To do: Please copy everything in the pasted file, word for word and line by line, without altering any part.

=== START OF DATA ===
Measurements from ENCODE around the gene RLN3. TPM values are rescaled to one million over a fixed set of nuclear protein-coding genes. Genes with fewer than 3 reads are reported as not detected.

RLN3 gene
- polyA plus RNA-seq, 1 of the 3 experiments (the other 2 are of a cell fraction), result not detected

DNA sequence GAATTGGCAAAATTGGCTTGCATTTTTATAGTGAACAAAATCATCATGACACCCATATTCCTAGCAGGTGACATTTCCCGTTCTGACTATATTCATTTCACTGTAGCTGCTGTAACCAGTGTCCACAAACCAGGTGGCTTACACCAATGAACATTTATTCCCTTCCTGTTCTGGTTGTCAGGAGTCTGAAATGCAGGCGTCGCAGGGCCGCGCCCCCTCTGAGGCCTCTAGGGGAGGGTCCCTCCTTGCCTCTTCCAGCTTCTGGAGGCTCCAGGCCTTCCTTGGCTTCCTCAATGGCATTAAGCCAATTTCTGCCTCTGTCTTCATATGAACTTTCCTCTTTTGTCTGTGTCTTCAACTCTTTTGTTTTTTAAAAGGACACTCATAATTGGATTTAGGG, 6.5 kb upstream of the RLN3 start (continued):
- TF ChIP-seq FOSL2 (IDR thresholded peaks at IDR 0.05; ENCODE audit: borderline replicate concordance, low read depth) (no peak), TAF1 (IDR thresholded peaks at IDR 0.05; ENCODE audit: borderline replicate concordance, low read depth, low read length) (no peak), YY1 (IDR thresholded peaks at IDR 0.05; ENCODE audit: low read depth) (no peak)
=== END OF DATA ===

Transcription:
Measurements from ENCODE around the gene RLN3. TPM values are rescaled to one million over a fixed set of nuclear protein-coding genes. Genes with fewer than 3 reads are reported as not detected.

RLN3 gene
- polyA plus RNA-seq, 1 of the 3 experiments (the other 2 are of a cell fraction), result not detected

DNA sequence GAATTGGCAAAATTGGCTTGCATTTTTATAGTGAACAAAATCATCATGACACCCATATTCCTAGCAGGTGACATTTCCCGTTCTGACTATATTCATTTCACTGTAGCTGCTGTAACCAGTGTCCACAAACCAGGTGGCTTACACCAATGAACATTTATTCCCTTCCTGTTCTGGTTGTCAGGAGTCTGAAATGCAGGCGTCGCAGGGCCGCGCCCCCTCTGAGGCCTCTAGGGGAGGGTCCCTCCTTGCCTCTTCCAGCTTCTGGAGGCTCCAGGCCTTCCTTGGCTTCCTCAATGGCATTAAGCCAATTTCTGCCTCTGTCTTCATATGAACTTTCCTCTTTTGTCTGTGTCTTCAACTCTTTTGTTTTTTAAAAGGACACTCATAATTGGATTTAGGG, 6.5 kb upstream of the RLN3 start (continued):
- TF ChIP-seq FOSL2 (IDR thresholded peaks at IDR 0.05; ENCODE audit: borderline replicate concordance, low read depth) (no peak), TAF1 (IDR thresholded peaks at IDR 0.05; ENCODE audit: borderline replicate concordance, low read depth, low read length) (no peak), YY1 (IDR thresholded peaks at IDR 0.05; ENCODE audit: low read depth) (no peak)